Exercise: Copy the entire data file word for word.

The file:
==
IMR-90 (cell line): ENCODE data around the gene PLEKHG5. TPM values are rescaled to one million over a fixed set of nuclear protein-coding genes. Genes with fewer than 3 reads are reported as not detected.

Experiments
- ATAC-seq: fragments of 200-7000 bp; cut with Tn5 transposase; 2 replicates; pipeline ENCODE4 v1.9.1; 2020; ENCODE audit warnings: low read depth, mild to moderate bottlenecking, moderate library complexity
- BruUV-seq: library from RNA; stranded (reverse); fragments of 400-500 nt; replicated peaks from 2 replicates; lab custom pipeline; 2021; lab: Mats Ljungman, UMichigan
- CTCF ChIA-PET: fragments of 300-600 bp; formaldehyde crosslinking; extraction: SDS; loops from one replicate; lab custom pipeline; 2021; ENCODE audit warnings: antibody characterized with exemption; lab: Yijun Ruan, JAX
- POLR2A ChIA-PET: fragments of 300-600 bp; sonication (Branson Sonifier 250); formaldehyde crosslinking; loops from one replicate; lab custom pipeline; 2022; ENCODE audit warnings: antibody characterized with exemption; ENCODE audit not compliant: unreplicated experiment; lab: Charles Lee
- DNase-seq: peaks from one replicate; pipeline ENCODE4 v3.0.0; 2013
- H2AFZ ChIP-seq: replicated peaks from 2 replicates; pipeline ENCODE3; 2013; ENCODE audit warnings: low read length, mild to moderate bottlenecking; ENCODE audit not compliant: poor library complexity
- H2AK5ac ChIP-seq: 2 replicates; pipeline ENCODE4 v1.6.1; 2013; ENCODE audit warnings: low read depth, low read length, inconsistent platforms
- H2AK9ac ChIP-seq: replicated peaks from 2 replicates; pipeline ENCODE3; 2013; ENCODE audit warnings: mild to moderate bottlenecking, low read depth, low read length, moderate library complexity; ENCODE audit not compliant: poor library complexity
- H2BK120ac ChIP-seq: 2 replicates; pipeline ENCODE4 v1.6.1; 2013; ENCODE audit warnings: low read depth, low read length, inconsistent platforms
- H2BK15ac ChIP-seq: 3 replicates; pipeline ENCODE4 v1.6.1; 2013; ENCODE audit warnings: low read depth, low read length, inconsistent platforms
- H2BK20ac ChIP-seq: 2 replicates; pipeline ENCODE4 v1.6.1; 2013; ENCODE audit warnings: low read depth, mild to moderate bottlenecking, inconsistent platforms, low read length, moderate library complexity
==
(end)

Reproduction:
IMR-90 (cell line): ENCODE data around the gene PLEKHG5. TPM values are rescaled to one million over a fixed set of nuclear protein-coding genes. Genes with fewer than 3 reads are reported as not detected.

Experiments
- ATAC-seq: fragments of 200-7000 bp; cut with Tn5 transposase; 2 replicates; pipeline ENCODE4 v1.9.1; 2020; ENCODE audit warnings: low read depth, mild to moderate bottlenecking, moderate library complexity
- BruUV-seq: library from RNA; stranded (reverse); fragments of 400-500 nt; replicated peaks from 2 replicates; lab custom pipeline; 2021; lab: Mats Ljungman, UMichigan
- CTCF ChIA-PET: fragments of 300-600 bp; formaldehyde crosslinking; extraction: SDS; loops from one replicate; lab custom pipeline; 2021; ENCODE audit warnings: antibody characterized with exemption; lab: Yijun Ruan, JAX
- POLR2A ChIA-PET: fragments of 300-600 bp; sonication (Branson Sonifier 250); formaldehyde crosslinking; loops from one replicate; lab custom pipeline; 2022; ENCODE audit warnings: antibody characterized with exemption; ENCODE audit not compliant: unreplicated experiment; lab: Charles Lee
- DNase-seq: peaks from one replicate; pipeline ENCODE4 v3.0.0; 2013
- H2AFZ ChIP-seq: replicated peaks from 2 replicates; pipeline ENCODE3; 2013; ENCODE audit warnings: low read length, mild to moderate bottlenecking; ENCODE audit not compliant: poor library complexity
- H2AK5ac ChIP-seq: 2 replicates; pipeline ENCODE4 v1.6.1; 2013; ENCODE audit warnings: low read depth, low read length, inconsistent platforms
- H2AK9ac ChIP-seq: replicated peaks from 2 replicates; pipeline ENCODE3; 2013; ENCODE audit warnings: mild to moderate bottlenecking, low read depth, low read length, moderate library complexity; ENCODE audit not compliant: poor library complexity
- H2BK120ac ChIP-seq: 2 replicates; pipeline ENCODE4 v1.6.1; 2013; ENCODE audit warnings: low read depth, low read length, inconsistent platforms
- H2BK15ac ChIP-seq: 3 replicates; pipeline ENCODE4 v1.6.1; 2013; ENCODE audit warnings: low read depth, low read length, inconsistent platforms
- H2BK20ac ChIP-seq: 2 replicates; pipeline ENCODE4 v1.6.1; 2013; ENCODE audit warnings: low read depth, mild to moderate bottlenecking, inconsistent platforms, low read length, moderate library complexity